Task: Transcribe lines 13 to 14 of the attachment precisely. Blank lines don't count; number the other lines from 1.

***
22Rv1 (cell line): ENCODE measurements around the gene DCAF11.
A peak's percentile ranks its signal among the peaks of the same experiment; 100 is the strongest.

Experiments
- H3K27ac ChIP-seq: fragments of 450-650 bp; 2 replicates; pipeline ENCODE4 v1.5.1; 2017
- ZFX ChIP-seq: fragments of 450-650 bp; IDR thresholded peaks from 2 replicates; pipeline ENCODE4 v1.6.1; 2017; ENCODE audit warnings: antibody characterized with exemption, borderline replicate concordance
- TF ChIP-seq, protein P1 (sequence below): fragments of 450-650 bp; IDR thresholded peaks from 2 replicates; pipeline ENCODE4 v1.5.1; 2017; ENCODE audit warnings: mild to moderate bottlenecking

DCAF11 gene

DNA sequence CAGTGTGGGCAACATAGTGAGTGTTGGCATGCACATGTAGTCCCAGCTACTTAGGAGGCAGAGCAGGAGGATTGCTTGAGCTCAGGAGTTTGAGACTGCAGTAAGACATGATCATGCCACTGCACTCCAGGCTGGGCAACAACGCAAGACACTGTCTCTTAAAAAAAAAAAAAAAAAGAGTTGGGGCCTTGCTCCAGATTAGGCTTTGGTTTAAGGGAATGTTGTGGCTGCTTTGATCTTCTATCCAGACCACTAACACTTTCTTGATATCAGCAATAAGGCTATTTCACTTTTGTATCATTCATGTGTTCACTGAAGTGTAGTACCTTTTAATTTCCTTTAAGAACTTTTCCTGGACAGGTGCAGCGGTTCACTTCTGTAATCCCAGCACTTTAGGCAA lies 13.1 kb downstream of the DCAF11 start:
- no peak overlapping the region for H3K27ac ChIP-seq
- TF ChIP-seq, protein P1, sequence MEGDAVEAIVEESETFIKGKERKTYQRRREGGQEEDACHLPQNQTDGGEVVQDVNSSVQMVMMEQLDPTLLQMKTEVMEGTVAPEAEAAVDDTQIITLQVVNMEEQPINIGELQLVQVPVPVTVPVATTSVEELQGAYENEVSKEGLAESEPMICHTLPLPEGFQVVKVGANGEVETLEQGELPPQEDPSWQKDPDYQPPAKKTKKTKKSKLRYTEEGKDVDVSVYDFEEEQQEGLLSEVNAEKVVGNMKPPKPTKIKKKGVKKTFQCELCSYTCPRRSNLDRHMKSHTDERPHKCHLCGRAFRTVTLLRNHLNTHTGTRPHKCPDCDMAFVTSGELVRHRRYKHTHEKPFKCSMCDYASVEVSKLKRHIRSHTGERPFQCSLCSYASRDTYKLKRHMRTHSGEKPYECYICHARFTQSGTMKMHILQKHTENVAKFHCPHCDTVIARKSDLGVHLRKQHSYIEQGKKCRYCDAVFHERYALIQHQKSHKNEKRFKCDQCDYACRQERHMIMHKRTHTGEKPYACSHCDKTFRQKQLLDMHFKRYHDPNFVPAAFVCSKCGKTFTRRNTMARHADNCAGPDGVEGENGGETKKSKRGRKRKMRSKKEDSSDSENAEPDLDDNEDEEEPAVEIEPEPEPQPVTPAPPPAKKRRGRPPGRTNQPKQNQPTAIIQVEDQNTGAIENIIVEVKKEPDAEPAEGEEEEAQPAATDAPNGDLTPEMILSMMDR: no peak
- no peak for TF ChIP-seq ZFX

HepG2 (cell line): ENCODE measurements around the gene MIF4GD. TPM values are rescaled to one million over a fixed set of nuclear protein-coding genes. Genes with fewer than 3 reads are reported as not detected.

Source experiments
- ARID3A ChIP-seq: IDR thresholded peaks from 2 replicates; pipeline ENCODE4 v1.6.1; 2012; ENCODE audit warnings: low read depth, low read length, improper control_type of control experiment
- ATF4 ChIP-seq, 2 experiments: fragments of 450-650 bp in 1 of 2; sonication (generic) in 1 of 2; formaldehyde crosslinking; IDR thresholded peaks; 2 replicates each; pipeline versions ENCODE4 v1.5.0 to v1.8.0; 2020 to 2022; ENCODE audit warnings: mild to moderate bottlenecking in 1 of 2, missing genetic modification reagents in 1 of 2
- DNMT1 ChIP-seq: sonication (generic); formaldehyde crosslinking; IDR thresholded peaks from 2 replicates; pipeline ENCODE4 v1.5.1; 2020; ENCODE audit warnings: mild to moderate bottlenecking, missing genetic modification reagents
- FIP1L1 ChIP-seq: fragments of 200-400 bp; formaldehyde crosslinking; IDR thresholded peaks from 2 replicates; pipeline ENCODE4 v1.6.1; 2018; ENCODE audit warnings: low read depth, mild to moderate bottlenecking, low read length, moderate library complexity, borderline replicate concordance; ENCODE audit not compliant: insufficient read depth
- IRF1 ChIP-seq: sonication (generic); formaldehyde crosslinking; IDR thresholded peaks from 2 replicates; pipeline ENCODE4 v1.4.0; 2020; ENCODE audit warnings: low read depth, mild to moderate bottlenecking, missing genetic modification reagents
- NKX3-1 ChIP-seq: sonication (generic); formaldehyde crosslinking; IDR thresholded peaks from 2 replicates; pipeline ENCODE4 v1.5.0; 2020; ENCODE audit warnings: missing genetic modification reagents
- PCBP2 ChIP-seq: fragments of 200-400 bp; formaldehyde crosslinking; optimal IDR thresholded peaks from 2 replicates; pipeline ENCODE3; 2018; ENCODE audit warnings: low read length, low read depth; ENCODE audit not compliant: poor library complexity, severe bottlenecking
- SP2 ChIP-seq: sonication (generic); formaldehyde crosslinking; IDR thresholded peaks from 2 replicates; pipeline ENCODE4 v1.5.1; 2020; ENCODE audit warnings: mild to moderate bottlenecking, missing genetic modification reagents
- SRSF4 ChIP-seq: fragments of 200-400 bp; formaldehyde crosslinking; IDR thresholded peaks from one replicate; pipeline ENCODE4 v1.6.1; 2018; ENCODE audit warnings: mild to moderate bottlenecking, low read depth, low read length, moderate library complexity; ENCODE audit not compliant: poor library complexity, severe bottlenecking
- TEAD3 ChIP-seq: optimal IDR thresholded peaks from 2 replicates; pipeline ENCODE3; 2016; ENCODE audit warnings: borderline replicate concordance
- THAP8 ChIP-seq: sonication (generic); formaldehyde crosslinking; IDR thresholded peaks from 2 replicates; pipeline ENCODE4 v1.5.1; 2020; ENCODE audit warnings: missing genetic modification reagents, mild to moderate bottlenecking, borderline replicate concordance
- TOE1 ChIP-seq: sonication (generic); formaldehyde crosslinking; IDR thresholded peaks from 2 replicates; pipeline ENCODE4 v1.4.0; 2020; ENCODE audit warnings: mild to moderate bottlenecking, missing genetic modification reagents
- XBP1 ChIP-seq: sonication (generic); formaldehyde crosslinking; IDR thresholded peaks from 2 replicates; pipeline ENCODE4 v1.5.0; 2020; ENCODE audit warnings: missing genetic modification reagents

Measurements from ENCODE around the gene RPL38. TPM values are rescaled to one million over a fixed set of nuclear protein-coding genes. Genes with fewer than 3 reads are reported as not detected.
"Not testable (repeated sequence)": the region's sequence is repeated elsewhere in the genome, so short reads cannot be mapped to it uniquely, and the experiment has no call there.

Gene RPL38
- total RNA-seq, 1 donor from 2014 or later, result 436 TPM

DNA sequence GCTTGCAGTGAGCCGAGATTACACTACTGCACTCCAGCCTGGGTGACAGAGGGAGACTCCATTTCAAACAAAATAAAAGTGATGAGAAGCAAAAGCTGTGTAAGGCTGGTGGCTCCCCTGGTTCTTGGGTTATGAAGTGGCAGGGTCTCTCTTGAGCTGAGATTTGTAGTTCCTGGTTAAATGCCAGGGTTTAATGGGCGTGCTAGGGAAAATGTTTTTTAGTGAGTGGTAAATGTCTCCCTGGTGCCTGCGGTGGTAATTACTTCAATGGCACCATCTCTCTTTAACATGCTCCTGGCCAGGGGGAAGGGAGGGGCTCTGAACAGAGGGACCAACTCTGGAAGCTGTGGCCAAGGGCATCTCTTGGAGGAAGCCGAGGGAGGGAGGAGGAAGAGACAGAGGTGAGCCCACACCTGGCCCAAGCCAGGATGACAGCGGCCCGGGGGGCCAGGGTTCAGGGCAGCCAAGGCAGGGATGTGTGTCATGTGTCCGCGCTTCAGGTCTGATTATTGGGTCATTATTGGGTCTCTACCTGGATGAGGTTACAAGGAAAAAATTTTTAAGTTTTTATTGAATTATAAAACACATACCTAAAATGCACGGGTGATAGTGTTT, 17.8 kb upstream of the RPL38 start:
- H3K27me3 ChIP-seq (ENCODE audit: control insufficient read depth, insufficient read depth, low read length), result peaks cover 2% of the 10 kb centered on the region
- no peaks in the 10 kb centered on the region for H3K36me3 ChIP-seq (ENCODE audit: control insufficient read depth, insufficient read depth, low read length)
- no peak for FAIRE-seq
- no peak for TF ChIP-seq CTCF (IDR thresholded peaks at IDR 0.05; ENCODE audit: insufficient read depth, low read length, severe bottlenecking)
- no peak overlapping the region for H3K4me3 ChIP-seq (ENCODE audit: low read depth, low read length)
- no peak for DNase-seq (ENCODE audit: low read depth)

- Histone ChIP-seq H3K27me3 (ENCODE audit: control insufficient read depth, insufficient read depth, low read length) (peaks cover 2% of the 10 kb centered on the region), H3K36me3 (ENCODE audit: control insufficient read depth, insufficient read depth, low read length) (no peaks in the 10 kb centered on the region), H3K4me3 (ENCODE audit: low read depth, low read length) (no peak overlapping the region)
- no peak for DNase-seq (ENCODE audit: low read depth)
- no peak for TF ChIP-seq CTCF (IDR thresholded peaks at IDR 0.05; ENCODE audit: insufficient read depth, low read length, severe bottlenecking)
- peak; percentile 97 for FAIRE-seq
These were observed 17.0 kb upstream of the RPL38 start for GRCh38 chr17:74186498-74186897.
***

Source experiments
- ARID3A ChIP-seq: IDR thresholded peaks from 2 replicates; pipeline ENCODE4 v1.6.1; 2012; ENCODE audit warnings: low read depth, low read length, improper control_type of control experiment